One thing that Telecom Serbia had contribution to Serbia’s information infrastructure was its main project on installation around 3,000 km of national information backbone with speed 2.5 Gbps during 1997-1998. (see the picture above) However, it was doubtful that how many people would have got into such speedy information highway.
Generally, internet connections from home users at that time were in very poor conditions. According to Tunnard, the users have to dial the modem about 5-10 times to establish one connection, and with speed of 33 Kbps. So, normally, many people tended to use the internet from internet café, public library or university computer that provided leased line speed more than 2 Mbps. Especially, under Milosevic suppression to the media, this kind of internet usage was the major exchange of information among the resistance communities and contact to the foreign outside the country. (2003b, p.14) The almost sole ISPs that had capacity enough for these activities was Belgrade University Academic Network. That may be a reason why the major active internet resistant group, Otpor, was the students from Belgrade University. Now, let talk about this Belgrade University Academic Network.
At the heart of Serbia internet infrastructure is Academic Research and Education Network of Serbia (AMREJ) which is located at University of Belgrade and operated by Belgrade University Computer Center (RCUB) since 1996. It also provided international link. All universities and other kind of academic institutions connected to AMREJ. Serbia information network structure put University of Belgrade as a central exchange node, while some other universities as regional hubs.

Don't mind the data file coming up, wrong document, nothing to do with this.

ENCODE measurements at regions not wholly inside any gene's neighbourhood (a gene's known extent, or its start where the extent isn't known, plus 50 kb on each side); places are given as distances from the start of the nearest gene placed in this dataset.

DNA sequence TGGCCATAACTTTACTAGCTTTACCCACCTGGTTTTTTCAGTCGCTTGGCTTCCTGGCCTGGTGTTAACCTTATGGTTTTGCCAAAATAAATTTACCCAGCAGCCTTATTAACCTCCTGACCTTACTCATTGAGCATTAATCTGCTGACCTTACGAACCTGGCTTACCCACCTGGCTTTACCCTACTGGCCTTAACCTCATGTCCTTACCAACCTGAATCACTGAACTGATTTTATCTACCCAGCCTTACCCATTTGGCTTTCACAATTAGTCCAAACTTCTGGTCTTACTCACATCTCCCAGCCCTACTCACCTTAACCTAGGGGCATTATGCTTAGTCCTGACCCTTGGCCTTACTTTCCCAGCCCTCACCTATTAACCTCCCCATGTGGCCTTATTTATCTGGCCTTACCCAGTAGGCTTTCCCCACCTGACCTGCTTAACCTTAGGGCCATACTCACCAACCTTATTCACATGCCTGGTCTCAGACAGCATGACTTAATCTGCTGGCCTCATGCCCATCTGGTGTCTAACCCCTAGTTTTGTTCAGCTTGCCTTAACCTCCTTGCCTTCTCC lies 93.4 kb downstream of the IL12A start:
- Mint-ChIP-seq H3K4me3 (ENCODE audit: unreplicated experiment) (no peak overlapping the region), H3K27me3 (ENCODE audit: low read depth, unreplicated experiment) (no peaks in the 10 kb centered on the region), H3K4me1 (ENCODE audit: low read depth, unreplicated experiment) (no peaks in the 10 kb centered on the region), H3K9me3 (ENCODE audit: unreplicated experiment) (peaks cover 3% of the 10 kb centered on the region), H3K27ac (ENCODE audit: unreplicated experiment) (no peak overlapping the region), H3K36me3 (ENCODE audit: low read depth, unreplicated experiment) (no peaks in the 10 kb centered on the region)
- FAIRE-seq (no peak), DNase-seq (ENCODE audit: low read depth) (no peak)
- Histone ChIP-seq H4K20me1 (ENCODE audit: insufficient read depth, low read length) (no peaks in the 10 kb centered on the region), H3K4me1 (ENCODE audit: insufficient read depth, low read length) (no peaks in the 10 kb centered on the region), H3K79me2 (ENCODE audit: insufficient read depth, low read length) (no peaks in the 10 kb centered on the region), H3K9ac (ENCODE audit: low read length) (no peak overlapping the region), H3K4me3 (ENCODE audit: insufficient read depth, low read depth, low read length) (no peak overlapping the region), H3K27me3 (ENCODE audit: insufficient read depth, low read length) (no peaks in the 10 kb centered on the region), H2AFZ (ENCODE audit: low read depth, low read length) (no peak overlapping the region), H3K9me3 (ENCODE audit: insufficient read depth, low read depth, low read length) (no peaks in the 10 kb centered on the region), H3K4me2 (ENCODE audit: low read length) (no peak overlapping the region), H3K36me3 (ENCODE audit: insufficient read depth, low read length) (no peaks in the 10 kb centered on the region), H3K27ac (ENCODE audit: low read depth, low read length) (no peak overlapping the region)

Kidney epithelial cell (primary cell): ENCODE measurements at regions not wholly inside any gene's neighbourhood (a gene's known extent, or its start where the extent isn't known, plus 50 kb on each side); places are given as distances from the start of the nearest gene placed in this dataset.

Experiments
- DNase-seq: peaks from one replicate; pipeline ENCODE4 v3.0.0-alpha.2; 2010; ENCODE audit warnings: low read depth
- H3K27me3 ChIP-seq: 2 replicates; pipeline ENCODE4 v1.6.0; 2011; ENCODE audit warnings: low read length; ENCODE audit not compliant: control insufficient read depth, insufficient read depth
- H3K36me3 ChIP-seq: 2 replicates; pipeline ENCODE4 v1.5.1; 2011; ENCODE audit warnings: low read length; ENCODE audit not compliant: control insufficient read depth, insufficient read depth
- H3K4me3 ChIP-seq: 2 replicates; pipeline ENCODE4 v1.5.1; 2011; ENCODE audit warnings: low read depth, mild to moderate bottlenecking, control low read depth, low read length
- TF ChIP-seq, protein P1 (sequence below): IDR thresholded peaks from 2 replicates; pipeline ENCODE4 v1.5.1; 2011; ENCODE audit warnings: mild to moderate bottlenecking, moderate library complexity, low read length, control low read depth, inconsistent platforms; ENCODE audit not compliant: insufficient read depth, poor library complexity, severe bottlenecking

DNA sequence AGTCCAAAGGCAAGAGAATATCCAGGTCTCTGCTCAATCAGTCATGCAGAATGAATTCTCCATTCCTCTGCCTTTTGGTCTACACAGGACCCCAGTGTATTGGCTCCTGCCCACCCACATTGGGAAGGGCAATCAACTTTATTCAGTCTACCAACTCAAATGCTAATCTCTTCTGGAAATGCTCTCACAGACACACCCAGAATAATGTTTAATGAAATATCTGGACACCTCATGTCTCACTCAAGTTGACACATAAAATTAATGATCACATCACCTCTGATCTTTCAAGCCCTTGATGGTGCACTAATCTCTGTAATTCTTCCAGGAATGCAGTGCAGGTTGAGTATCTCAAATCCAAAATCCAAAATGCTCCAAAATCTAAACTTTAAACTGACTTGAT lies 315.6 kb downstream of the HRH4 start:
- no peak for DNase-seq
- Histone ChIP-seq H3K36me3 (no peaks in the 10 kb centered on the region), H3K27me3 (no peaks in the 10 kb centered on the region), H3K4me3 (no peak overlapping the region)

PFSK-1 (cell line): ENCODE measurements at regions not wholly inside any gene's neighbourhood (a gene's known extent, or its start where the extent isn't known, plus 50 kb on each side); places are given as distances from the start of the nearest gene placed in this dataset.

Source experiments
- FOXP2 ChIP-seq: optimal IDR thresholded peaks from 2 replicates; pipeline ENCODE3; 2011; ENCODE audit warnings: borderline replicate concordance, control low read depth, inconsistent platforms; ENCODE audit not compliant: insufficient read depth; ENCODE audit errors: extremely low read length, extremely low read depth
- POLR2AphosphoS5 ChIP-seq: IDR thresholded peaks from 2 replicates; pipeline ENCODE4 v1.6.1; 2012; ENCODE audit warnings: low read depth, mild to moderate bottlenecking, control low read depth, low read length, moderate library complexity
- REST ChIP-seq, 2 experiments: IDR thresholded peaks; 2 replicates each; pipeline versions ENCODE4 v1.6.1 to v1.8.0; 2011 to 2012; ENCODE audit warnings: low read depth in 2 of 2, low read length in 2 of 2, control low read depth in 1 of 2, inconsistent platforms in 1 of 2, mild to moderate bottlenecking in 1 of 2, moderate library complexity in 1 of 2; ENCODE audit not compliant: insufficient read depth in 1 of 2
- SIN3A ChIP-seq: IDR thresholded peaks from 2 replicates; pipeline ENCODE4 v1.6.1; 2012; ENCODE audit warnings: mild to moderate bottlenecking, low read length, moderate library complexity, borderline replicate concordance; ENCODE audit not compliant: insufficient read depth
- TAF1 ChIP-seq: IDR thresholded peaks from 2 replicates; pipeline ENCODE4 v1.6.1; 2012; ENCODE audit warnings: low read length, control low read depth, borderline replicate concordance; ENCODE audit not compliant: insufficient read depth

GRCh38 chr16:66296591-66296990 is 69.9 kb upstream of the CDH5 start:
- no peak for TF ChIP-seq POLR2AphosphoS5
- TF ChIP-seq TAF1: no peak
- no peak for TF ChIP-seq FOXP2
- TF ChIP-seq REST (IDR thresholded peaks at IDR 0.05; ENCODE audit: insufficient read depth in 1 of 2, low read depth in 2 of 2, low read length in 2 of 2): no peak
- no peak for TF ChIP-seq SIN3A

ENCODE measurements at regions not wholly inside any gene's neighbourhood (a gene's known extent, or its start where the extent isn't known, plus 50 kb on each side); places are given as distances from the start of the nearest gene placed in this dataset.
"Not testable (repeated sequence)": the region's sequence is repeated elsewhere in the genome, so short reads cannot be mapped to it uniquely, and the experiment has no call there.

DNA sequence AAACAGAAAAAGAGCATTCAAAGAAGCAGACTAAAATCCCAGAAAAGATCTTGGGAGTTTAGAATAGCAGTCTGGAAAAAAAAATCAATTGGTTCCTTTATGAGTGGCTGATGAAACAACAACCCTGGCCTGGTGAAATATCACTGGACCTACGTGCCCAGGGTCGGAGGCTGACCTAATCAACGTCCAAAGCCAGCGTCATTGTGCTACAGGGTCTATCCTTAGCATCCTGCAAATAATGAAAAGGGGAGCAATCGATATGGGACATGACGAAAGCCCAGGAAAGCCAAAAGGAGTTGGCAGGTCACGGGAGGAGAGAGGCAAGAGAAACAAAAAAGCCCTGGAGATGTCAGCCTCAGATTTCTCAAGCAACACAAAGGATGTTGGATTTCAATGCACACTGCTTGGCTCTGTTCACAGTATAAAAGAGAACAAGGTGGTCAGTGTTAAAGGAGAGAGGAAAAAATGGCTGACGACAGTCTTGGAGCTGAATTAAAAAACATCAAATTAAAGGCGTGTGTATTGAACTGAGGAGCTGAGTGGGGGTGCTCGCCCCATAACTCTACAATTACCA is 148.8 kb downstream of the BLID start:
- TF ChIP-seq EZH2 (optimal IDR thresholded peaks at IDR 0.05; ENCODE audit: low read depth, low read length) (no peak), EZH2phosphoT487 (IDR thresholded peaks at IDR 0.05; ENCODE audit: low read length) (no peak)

Though network connecting structure shown in the picture (above) is the year-2005 version, but it may reflect, more or less, some general pattern of information infrastructure of Serbia. There is no precise information on AMREJ infrastructure during Milosevic regime. All information available is that in late 1990s, three universities had 2-Mbps speed connections to AMREJ. These were University of Nori Sad, the second node acted as the regional hub in the north; University of Nis, the third node acted as the southern hub; and University of Kragujevac in the central region of Serbia. Before 2000, except these three universities, all the rest were connected to University of Belgrade in low speed by modem on leased telephone line. (ref. “Chronology of AMRES”) And before 2002, there were 63 institutions connected to AMREJ. (UNECE, 2002: 42) While in 2005, AMREJ had connection with 150 academic institutions and around 100,000 individuals with permanent infrastructure. (SIEPA, 2005: 30-1)
From this information, it can be guessed that there was no many internet users during Milosevic period. At the website of the resistance group, there were around 10,000 people that subscribed to Otpor website. But, this small number of 10,000 was enough for bringing more than 100,000 people to rally into the street almost unnoticed by the government in the early days of resistance, as Tunnard remarked (2003a : 113)
- “B92, About US”
- “B92”, wikipedia
- “Chronology of AMRES”,
- “XS4ALL”, wikipedia
- AMRES, “Topology Map,” Belgrad: Academic Network of Serbia.
- SIEPA (2005) IT Industry in Serbia, Belgrad: Serbia Investment and Export Promotion Agency (SIEPA)
- Surculija, Jelena (2003) “Internet Regulation in Serbia and Montenegro : Country Report”, Organization for Security and Co-Operation in Europe, Mission to Serbia and Montenegro.
- Tunnard, Christopher R. (2003a), “From State-Controlled Media to the ‘Anarchy’ of the Internet: the Changing Influence of Communications and Information in Serbia in the 1990s”, in Southeast European and Black Sea Studies, Vol.3 No.2, May. pp.97-120. London : Frank Cass.
- Tunnard, Christopher R. (2003b), “The Role of Technology in the Development of a Modern Serbian State.” Cambridge: Kokkalis Program, John F. Kennedy School of Government, Harvard University.
- UNECE (2002), Towards a Knowledge-Based Economy – Yugoslavia. Geneva: United Nations Economic Commission for Europe.
- USIP (1999) “Preserving the Free Flow of Information on the Internet: Serbs Thwart Milosevic Censorship,” Washington, DC: United States Institute for Peace.